He said the West was “trying to engage India in anti-China games by promoting Indo-Pacific strategies”. Former Indian diplomat Anil Trigunayat, who served in Moscow, says that the Quad is a red line for Russia and this will most definitely be part of the discussions between the two leaders.


Moscow’s worries about the Quad can be understood from its growing relations with Beijing in recent years. Mr Trigunayat adds that Russia has been compelled to forge closer ties with China to secure its economic and geopolitical interests in Asia as the US-led West also seeks to dominate the region.

China’s deteriorating ties with the US also appear to have pushed Beijing and Moscow closer.

What complicates the matter further is that India-China relations have been recently tense – troops from the two countries fought a deadly clash in Ladakh’s Galwan Valley with clubs and stones which left 20 Indian soldiers dead. China later accepted that some of its soldiers also died in the clashes.

Michael Kugelman, deputy director at the Wilson Center think-tank in Washington, says the new geopolitical realities pose a “potential threat to the India-Russia relationship”.

In this context, Mr Putin’s visit is important to uphold the special relationship. “I think for Russia, the objective in this case, is to reinforce the importance of Moscow’s relations with New Delhi, even as the geopolitical signposts suggest otherwise,” Mr Kugelman adds.

But analysts, including Mr Kugleman and Mr Trigunayat, feel that the foundations of the relationship between the two countries are strong enough to address each other’s concerns.

The countries have several areas where they can and will look to cooperate – Afghanistan is one of them.

It will most definitely be part of the discussion as Delhi tries to stay relevant in Afghanistan. Pakistan, India’s neighbour and archrival, now has better strategic depth in Afghanistan as it appears to have formed an informal alliance with Russia, Iran and China.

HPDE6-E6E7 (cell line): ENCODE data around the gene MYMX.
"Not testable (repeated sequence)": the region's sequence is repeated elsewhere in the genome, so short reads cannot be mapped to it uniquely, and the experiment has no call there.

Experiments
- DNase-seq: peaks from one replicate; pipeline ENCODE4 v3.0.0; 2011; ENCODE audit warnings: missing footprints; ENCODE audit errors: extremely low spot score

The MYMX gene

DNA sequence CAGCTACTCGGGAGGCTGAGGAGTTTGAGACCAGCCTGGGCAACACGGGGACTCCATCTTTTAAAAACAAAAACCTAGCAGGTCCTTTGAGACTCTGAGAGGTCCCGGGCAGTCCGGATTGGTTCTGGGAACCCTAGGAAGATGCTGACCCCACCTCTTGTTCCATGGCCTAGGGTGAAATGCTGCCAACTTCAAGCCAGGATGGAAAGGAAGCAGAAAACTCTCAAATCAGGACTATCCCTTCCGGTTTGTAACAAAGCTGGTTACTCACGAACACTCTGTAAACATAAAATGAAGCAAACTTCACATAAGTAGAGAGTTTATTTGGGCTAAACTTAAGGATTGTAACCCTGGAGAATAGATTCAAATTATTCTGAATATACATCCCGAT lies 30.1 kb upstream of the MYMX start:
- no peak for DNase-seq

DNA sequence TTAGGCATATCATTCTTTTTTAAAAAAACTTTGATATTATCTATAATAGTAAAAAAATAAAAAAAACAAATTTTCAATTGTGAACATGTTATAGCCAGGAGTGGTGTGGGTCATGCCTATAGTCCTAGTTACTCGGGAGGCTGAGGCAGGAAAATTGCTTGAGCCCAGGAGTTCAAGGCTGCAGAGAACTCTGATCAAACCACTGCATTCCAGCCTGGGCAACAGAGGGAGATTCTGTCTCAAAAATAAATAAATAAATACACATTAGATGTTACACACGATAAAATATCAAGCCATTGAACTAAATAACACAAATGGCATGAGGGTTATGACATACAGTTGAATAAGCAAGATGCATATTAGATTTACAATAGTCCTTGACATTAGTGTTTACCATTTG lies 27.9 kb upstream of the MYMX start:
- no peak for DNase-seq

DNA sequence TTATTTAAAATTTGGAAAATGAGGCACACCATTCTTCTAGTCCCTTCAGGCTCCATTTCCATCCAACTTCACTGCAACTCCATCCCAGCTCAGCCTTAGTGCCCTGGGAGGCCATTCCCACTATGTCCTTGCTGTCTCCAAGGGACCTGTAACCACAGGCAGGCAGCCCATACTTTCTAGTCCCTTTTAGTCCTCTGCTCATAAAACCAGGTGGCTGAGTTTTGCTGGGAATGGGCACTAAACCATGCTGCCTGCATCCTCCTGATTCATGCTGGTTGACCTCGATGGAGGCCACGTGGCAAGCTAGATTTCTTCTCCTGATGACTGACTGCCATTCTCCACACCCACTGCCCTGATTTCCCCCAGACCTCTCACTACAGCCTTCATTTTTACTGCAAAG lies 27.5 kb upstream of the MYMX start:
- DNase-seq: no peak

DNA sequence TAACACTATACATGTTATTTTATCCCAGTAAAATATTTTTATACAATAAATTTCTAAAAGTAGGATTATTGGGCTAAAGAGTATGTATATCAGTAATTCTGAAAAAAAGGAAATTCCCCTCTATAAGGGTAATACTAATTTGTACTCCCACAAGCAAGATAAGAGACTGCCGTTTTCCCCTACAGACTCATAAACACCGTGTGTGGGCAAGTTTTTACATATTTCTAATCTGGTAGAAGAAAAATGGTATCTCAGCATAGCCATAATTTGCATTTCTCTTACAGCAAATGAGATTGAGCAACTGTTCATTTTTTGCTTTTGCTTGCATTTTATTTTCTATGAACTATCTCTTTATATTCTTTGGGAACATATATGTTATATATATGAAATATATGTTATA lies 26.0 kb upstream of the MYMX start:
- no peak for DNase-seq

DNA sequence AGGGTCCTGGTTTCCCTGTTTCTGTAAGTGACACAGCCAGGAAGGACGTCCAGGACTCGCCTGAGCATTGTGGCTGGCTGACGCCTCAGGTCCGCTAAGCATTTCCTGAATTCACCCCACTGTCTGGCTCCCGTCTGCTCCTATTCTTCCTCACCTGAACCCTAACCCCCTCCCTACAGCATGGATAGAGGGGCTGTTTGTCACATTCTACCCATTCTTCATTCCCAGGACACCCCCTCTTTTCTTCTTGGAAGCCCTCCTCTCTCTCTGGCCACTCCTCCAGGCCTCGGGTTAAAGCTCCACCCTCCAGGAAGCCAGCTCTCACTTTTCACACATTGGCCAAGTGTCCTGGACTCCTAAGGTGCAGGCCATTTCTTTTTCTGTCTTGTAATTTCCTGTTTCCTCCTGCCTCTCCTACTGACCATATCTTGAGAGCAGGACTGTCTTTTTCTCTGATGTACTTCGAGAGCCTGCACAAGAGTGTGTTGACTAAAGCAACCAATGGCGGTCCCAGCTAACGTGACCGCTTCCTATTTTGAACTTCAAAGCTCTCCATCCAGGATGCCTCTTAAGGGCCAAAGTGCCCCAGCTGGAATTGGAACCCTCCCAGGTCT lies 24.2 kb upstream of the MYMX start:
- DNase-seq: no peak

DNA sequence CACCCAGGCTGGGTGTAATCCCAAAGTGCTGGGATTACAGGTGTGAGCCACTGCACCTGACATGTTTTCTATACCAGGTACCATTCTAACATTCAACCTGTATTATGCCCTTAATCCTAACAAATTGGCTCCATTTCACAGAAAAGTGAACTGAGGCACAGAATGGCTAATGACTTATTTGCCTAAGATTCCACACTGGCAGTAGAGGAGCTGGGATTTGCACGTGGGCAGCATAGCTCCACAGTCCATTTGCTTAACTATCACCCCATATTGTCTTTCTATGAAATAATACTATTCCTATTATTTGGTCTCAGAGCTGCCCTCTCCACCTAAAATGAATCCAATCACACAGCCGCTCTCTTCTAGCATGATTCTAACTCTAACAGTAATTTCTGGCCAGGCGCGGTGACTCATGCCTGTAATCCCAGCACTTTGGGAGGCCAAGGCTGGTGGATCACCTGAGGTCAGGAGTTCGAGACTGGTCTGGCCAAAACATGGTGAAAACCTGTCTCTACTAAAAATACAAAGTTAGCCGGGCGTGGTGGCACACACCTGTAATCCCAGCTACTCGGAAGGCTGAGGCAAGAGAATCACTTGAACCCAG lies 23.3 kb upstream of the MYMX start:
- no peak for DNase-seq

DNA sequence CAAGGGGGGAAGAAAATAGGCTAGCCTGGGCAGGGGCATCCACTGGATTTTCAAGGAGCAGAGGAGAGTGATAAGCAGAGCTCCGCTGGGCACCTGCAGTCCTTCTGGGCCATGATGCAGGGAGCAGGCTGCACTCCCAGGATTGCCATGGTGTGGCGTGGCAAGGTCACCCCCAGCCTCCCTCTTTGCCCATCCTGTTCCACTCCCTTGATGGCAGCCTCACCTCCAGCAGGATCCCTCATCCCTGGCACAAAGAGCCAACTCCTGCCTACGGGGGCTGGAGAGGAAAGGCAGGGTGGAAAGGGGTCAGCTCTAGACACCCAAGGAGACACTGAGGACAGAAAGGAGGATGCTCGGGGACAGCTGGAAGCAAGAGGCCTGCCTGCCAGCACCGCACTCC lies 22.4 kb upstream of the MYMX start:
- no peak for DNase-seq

Moscow can help Delhi recover the lost ground in Afghanistan as the two have shared concerns about the future of the country.

“Both Russia and India are wary of the Taliban and the Haqqani Network, and the potential for terrorism coming out of Afghanistan and impacting their countries, So, Afghanistan really is an area of strong agreements between New Delhi and Moscow,” says Derek Grossman, senior defence analyst at the US-based RAND Corporation think-tank.

India and Russia are already partners in several multinational forums like Brics (also involves Brazil, China, South Africa), the Shanghai Cooperation Organization (also involves China, Pakistan and Central Asian countries) and the RIC (Russia, India and China).

These forums give an opportunity to Moscow and Delhi to work together closely on both bilateral and global issues. And given China is a member in these forums, Moscow can use its influence, even if it’s not done publicly, to ensure both Beijing and Delhi continue to engage with each other to maintain peace at their disputed border.

Trade and defence

The showpiece of the visit is likely to be the delivery of the Russia-made S-400 missile defence system to India. It’s is one of the most sophisticated surface-to-air defence systems in the world. It has a range of 400km (248 miles) and can shoot down up to 80 targets simultaneously, aiming two missiles at each one.

The system gives India crucial strategic deterrence against China and Pakistan, and that is the reason why it went ahead with the order despite threats of US sanctions.

Washington has put several Russian firms under sanctions. The Countering America’s Adversaries Through Sanctions Act (Caatsa) was introduced in 2017 to target Russia, Iran and North Korea with economic and political sanctions. It also prohibits any country from signing defence deals with these nations. While the deal may create tensions between the US and India, Moscow appears to be satisfied with Delhi’s stand.